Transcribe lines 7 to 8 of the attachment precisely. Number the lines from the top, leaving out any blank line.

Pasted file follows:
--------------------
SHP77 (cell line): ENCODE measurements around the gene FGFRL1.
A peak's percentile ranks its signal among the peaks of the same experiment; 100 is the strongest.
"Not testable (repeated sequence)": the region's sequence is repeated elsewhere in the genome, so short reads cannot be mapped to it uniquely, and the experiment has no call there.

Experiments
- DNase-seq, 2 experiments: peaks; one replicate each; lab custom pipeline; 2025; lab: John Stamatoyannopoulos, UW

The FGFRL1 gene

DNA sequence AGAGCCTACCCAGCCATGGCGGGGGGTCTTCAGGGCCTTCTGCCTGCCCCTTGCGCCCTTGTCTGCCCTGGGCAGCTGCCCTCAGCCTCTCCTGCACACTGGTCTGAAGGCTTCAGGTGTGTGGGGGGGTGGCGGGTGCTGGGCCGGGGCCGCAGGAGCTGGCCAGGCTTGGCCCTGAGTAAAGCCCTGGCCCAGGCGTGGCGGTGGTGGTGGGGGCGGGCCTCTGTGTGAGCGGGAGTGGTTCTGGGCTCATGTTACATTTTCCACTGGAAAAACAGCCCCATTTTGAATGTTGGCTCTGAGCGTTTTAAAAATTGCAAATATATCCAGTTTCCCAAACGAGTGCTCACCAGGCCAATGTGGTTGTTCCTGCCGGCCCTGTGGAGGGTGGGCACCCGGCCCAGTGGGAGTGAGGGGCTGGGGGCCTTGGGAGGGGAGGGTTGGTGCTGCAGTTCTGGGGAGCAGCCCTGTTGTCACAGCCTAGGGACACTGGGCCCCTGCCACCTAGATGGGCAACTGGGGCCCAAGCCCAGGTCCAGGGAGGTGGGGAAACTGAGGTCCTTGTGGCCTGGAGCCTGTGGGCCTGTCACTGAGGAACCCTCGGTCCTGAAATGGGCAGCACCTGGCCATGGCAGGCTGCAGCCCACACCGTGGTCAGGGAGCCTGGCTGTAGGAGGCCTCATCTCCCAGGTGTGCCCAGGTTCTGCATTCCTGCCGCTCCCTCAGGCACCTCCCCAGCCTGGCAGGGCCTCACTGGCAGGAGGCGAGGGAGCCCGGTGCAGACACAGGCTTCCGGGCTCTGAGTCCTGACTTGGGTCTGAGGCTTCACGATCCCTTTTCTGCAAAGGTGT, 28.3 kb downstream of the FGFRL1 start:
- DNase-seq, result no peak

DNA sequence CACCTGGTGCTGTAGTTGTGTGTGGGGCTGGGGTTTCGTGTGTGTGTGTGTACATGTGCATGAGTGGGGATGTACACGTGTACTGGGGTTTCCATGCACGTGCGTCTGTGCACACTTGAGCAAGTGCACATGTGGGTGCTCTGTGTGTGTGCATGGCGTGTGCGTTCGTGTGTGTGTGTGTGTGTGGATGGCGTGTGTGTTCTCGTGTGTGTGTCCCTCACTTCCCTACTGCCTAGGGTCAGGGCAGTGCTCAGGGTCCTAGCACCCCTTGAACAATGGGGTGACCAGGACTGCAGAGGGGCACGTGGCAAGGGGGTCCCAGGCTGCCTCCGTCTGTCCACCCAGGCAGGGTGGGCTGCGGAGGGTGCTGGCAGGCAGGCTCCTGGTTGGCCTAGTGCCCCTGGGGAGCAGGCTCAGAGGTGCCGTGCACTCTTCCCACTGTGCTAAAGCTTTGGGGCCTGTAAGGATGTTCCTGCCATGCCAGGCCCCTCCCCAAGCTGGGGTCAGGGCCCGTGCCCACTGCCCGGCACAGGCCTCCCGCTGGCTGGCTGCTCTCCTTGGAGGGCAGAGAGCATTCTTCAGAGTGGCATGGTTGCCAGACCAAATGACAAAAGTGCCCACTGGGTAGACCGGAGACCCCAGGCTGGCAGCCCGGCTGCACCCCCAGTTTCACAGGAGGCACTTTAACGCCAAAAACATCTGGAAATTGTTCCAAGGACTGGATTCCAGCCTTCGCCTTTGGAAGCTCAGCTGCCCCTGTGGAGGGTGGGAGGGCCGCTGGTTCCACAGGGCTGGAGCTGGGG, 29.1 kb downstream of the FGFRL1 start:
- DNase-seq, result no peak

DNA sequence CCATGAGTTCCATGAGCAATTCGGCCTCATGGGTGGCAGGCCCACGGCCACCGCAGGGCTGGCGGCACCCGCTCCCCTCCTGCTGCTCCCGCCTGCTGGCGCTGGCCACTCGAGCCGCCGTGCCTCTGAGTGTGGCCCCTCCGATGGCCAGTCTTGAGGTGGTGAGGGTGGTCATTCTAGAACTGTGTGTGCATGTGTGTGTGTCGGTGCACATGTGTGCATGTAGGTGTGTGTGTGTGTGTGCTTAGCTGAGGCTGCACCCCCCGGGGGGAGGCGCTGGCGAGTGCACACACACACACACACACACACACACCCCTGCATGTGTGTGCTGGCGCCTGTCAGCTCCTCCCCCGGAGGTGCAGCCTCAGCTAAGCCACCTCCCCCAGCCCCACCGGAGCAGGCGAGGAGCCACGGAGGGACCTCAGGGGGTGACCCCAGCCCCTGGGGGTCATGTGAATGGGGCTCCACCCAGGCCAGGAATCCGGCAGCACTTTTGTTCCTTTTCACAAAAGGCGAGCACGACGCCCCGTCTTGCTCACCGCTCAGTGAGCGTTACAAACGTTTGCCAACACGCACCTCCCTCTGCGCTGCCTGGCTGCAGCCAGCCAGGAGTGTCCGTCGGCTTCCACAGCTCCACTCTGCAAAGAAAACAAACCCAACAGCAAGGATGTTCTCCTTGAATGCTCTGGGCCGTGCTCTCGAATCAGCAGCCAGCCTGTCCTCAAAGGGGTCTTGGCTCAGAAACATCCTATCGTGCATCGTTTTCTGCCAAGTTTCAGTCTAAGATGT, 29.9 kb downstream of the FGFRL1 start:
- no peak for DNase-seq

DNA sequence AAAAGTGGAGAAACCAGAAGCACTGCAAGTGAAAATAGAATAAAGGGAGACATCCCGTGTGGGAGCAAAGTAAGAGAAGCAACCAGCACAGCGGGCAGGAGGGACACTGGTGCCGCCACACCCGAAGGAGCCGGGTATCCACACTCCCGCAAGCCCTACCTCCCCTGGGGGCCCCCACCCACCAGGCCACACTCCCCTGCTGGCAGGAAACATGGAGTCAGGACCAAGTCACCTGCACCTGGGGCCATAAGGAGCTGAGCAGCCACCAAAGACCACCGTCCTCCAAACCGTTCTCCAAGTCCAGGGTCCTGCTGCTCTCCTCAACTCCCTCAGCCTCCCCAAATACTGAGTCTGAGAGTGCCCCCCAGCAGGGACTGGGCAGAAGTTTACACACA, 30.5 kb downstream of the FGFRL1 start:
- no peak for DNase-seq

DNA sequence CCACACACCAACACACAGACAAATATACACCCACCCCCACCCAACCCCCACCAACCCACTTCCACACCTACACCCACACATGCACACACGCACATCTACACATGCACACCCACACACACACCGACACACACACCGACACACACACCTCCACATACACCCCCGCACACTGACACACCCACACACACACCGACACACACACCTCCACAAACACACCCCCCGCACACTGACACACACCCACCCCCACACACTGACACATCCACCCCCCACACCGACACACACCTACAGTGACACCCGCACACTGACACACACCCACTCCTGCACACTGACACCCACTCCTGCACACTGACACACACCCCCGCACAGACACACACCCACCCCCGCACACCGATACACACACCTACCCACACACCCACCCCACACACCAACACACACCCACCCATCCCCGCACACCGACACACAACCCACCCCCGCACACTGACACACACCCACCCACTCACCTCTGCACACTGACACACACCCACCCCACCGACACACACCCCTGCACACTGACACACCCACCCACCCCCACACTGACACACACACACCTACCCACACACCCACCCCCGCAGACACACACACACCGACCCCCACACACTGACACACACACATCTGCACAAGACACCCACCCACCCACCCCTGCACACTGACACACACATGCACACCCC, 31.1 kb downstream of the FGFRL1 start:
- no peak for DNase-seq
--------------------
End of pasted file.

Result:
DNA sequence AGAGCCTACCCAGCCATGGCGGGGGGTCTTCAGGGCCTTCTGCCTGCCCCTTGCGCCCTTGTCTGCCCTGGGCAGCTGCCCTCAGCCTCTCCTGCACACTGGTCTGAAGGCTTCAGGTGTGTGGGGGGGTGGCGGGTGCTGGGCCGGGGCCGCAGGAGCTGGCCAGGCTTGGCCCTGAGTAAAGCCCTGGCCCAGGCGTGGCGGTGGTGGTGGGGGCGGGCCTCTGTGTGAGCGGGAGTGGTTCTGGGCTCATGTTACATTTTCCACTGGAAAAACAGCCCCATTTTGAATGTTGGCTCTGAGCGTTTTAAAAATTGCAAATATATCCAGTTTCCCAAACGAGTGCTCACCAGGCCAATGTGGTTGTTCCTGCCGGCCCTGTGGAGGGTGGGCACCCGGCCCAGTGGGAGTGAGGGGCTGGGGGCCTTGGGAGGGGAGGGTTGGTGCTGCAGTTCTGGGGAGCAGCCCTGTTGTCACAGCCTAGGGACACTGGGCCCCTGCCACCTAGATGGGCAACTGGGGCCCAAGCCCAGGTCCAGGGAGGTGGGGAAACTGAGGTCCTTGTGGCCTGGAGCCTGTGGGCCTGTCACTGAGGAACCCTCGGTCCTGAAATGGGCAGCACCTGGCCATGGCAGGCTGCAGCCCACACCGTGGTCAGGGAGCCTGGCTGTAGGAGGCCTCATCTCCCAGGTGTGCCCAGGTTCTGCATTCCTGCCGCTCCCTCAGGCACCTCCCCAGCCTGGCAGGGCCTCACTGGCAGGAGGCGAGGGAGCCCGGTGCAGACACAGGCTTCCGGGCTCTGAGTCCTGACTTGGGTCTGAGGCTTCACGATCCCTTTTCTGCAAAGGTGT, 28.3 kb downstream of the FGFRL1 start:
- DNase-seq, result no peak